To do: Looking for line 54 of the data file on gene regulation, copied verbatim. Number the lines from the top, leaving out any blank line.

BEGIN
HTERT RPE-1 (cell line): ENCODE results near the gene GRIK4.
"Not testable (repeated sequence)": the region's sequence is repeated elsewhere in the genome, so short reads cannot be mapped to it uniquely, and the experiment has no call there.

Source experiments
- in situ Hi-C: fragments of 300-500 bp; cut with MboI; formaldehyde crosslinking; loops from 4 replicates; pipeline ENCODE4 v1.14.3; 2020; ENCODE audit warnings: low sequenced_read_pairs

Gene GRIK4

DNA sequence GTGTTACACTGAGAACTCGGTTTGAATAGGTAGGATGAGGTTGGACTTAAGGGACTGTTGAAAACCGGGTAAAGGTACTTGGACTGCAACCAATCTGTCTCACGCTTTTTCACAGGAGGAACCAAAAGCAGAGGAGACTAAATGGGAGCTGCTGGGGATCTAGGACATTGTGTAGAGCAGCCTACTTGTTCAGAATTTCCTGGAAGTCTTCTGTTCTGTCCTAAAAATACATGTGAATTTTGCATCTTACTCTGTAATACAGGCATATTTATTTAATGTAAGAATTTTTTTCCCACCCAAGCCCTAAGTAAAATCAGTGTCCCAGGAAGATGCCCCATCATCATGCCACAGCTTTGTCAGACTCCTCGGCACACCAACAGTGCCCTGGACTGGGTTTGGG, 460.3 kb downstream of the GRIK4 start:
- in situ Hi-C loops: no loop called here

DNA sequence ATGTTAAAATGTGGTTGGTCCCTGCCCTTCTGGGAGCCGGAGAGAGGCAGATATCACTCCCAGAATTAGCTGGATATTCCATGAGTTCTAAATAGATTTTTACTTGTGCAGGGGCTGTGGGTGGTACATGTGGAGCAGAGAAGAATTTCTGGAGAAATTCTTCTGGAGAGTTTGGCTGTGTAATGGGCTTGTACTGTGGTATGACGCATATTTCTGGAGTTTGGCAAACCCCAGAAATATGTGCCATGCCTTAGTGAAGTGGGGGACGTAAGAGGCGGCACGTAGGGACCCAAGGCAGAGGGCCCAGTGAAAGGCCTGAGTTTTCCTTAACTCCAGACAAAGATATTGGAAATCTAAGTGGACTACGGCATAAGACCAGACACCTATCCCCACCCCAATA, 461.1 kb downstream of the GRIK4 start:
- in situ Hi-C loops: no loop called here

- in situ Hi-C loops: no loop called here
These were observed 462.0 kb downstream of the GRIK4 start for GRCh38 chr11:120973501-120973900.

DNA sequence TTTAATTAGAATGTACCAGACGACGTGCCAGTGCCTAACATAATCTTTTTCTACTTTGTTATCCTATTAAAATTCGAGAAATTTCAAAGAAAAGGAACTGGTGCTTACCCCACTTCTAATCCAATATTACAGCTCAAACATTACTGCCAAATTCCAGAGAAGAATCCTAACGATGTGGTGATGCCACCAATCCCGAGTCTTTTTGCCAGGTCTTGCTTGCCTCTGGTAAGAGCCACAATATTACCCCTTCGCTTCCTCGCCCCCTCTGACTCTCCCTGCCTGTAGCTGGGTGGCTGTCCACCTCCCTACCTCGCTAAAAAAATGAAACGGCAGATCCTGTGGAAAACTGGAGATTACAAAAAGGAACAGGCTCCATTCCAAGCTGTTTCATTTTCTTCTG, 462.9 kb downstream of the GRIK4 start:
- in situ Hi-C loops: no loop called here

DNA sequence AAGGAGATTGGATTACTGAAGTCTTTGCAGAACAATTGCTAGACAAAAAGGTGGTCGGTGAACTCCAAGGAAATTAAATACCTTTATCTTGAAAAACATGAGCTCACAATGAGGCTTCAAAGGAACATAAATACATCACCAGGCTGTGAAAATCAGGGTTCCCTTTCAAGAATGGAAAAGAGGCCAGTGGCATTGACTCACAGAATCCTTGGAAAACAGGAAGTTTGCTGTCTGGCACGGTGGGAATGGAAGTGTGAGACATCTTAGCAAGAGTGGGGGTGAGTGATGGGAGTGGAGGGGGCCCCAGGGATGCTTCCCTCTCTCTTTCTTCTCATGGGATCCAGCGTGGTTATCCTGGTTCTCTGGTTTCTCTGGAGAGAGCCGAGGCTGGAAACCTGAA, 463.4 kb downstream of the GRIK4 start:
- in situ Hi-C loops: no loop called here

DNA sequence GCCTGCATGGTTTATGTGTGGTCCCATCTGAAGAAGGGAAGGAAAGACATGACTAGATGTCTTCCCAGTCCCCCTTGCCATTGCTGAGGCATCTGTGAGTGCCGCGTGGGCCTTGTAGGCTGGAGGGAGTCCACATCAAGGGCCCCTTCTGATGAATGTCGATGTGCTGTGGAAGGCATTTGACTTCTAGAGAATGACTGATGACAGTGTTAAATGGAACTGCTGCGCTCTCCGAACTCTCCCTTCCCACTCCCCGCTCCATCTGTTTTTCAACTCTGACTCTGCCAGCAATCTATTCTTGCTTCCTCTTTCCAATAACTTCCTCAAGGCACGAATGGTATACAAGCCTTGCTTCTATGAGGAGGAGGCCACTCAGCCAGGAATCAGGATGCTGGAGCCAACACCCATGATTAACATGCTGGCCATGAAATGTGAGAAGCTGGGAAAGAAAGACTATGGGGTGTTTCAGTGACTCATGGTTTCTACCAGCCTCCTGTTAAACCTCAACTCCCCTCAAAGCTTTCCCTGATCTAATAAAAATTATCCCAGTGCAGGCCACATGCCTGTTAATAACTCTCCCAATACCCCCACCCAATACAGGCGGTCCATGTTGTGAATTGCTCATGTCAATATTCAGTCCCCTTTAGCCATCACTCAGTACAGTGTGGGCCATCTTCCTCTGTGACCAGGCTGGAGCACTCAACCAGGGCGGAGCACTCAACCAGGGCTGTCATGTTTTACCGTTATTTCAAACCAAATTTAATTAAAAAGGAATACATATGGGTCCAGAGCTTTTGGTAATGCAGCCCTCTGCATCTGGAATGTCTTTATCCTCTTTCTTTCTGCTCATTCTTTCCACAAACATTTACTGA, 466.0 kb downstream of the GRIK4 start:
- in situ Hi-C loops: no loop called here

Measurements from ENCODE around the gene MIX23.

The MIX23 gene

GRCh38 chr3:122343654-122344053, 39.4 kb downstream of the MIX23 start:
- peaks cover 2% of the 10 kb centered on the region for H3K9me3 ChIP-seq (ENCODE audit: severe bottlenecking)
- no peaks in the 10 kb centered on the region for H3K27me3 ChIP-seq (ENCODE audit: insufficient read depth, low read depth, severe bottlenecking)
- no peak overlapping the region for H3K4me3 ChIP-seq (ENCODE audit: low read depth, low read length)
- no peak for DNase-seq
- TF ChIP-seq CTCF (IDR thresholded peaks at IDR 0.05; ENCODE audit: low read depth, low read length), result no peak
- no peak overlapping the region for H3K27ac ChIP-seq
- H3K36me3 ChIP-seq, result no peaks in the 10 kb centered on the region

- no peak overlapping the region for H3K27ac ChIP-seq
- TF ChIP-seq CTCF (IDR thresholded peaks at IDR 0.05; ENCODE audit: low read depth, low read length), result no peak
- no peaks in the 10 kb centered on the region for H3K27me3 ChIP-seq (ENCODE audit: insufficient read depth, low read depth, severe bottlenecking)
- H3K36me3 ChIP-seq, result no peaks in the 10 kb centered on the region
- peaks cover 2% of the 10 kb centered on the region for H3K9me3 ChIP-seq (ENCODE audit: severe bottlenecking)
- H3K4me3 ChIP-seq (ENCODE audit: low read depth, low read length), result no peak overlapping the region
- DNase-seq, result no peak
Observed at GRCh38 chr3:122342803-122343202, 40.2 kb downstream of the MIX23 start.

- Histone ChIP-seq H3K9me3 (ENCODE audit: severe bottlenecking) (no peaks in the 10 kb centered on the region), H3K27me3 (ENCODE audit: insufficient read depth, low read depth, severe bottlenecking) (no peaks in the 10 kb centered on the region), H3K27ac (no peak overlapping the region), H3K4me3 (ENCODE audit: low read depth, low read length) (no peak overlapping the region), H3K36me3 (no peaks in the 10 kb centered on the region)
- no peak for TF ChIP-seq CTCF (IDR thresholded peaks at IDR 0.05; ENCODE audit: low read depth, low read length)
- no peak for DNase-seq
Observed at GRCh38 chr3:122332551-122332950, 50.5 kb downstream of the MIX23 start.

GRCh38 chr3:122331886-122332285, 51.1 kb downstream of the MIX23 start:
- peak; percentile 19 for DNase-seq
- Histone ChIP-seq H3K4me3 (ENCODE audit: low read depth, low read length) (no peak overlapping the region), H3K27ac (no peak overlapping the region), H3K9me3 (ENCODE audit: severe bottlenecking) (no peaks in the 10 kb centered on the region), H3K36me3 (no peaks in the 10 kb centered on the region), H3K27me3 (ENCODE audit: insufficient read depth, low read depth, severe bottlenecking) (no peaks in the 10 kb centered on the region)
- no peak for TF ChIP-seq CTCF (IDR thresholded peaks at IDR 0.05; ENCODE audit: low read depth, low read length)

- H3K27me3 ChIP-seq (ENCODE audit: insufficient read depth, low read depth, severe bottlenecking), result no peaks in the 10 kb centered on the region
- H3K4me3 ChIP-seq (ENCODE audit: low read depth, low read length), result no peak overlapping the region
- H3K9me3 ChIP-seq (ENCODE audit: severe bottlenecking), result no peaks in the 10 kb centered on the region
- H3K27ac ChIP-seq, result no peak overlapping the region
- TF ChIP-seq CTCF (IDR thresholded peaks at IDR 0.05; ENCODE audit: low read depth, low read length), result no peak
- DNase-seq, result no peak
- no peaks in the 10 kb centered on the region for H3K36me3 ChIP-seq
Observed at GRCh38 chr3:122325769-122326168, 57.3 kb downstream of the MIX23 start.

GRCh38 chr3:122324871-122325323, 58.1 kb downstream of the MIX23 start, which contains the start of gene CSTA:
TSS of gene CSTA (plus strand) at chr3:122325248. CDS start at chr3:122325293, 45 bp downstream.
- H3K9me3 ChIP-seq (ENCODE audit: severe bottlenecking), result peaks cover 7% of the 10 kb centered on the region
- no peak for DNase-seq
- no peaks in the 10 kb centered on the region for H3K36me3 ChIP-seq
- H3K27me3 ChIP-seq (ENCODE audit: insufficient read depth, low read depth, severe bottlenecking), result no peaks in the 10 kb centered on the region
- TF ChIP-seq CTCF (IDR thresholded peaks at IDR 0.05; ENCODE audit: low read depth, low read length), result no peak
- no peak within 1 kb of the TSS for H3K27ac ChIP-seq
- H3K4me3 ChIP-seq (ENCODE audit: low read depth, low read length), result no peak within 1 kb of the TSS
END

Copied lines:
- H3K9me3 ChIP-seq (ENCODE audit: severe bottlenecking), result peaks cover 7% of the 10 kb centered on the region